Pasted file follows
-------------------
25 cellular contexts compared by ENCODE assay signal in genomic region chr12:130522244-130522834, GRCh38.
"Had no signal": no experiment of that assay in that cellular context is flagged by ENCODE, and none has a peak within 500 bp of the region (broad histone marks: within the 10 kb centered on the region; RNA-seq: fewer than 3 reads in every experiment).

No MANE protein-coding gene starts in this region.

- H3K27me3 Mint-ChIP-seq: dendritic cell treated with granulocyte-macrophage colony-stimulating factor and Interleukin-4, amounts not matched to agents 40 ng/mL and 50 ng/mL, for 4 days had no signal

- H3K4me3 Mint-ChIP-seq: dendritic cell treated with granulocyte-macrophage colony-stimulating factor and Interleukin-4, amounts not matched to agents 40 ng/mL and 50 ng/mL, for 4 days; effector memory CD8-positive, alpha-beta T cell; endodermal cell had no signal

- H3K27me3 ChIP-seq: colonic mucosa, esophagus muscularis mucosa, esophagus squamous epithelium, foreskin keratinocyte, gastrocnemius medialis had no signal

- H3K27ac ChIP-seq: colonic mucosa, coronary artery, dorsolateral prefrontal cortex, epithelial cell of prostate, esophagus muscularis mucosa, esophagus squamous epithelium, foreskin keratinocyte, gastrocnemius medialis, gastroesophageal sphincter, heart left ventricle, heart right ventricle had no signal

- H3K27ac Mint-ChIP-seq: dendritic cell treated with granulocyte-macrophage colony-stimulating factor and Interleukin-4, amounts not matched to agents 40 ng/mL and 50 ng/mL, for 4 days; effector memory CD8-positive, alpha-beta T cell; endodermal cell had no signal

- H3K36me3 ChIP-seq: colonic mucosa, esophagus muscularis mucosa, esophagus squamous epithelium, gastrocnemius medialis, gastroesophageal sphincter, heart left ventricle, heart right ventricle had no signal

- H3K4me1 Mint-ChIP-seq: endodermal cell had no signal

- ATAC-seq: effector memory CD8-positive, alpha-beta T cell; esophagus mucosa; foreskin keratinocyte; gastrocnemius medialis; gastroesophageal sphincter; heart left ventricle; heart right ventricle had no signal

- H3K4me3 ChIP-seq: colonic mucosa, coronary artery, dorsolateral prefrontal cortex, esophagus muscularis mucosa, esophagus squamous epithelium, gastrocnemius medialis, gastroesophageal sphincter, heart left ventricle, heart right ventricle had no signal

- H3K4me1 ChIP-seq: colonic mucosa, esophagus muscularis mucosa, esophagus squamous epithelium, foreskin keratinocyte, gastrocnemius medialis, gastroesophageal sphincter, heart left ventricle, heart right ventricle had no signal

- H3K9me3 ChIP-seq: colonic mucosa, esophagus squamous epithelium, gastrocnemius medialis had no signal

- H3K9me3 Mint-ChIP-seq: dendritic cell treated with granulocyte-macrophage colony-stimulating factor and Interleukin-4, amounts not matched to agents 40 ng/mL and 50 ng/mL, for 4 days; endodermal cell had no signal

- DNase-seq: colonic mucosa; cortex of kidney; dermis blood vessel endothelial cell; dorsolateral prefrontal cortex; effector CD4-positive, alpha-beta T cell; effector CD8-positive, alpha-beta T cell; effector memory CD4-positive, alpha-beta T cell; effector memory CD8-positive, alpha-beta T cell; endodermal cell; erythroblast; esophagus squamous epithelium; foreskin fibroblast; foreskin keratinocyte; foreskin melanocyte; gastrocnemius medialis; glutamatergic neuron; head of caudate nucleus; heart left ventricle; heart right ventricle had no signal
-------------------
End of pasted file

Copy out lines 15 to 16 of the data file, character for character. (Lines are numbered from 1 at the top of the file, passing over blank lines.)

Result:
- H3K9me3 Mint-ChIP-seq: dendritic cell treated with granulocyte-macrophage colony-stimulating factor and Interleukin-4, amounts not matched to agents 40 ng/mL and 50 ng/mL, for 4 days; endodermal cell had no signal

- DNase-seq: colonic mucosa; cortex of kidney; dermis blood vessel endothelial cell; dorsolateral prefrontal cortex; effector CD4-positive, alpha-beta T cell; effector CD8-positive, alpha-beta T cell; effector memory CD4-positive, alpha-beta T cell; effector memory CD8-positive, alpha-beta T cell; endodermal cell; erythroblast; esophagus squamous epithelium; foreskin fibroblast; foreskin keratinocyte; foreskin melanocyte; gastrocnemius medialis; glutamatergic neuron; head of caudate nucleus; heart left ventricle; heart right ventricle had no signal